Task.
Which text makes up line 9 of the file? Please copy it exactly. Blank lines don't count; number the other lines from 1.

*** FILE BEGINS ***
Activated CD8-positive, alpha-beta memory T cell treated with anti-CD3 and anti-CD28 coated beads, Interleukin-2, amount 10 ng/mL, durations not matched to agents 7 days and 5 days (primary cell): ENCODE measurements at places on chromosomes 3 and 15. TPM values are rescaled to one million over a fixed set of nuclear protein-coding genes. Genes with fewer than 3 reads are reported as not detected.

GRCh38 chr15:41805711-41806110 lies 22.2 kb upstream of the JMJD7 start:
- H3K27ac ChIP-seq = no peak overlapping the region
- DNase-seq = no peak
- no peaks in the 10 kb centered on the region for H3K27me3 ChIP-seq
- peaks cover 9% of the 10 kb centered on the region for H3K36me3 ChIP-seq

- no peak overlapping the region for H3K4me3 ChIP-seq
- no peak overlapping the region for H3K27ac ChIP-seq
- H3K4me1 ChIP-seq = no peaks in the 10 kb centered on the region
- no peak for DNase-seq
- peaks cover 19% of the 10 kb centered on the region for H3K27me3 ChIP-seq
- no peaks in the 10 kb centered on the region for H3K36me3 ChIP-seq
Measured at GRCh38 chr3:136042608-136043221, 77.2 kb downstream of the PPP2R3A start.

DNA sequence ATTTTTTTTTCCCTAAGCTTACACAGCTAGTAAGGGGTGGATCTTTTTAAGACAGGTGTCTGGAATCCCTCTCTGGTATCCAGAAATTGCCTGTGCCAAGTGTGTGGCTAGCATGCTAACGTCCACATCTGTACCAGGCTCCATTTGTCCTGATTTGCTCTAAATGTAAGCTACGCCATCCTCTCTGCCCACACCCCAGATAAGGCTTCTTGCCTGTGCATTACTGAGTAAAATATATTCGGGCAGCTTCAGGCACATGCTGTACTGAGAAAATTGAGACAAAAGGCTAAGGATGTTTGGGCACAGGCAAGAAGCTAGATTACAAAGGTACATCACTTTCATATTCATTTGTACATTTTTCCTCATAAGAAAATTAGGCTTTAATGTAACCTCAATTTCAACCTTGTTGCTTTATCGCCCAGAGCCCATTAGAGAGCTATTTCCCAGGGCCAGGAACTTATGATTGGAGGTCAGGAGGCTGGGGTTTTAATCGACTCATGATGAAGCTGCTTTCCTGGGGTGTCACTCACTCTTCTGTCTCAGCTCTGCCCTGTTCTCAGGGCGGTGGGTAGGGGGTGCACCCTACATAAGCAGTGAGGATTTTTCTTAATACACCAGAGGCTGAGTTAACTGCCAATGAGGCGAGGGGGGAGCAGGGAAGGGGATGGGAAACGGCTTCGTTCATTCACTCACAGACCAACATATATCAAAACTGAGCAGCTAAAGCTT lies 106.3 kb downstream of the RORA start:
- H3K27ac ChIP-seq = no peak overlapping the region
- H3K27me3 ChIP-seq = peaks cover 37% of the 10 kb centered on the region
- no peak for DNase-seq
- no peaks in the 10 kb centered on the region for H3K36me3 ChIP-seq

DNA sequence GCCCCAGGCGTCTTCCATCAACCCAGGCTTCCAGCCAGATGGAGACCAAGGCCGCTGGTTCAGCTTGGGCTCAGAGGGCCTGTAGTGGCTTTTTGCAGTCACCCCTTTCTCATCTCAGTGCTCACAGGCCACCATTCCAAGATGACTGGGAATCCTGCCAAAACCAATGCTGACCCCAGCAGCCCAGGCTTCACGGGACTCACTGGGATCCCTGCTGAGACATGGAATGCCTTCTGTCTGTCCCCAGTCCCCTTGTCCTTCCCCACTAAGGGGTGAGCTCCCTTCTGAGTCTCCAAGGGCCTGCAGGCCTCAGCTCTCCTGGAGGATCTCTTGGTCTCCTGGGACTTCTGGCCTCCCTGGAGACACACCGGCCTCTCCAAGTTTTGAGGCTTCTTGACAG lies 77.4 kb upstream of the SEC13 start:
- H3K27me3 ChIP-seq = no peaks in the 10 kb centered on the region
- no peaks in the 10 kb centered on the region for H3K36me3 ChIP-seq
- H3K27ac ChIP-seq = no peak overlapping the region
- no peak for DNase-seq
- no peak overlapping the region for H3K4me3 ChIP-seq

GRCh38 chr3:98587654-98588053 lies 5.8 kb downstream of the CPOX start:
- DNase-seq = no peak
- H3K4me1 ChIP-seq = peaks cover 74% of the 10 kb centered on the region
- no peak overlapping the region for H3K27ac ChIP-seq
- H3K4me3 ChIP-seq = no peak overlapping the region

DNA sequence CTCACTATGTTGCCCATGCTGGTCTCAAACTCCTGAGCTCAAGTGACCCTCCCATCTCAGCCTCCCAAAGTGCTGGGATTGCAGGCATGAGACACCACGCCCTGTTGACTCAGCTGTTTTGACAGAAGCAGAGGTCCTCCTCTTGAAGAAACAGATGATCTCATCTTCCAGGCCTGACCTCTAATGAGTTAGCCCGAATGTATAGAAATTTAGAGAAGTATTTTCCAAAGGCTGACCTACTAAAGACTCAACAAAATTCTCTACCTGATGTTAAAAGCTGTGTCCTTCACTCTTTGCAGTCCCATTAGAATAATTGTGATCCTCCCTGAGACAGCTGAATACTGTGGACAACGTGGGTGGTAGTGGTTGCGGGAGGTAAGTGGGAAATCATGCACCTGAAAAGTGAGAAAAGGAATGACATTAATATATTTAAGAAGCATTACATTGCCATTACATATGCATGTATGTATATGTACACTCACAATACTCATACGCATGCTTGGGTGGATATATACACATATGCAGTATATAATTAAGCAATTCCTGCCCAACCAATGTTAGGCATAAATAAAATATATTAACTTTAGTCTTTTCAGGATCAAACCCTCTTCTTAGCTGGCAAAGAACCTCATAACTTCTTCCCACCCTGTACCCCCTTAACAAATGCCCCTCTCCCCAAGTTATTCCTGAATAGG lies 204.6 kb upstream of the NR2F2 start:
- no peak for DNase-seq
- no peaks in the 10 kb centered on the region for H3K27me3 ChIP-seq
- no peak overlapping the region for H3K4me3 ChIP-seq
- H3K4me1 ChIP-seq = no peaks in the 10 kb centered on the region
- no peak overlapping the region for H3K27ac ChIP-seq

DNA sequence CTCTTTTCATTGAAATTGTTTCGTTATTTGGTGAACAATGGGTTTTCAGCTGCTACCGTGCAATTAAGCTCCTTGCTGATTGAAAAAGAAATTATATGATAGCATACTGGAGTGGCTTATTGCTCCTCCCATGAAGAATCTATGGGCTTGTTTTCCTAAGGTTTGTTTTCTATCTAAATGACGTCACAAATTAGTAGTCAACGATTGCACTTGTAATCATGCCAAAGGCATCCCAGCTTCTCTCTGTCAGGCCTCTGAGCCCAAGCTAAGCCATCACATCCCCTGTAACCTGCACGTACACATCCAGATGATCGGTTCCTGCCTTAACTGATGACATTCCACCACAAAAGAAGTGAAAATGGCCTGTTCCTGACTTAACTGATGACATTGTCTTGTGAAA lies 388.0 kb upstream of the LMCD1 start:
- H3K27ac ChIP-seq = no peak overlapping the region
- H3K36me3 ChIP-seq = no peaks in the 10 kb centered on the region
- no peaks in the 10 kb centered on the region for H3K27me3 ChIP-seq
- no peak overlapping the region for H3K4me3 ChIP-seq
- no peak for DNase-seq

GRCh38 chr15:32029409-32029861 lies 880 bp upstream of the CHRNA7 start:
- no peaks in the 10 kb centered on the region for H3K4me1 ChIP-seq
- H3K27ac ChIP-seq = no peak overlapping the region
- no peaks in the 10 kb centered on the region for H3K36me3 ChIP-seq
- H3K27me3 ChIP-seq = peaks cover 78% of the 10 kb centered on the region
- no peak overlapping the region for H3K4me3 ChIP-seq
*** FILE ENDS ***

- H3K4me1 ChIP-seq = no peaks in the 10 kb centered on the region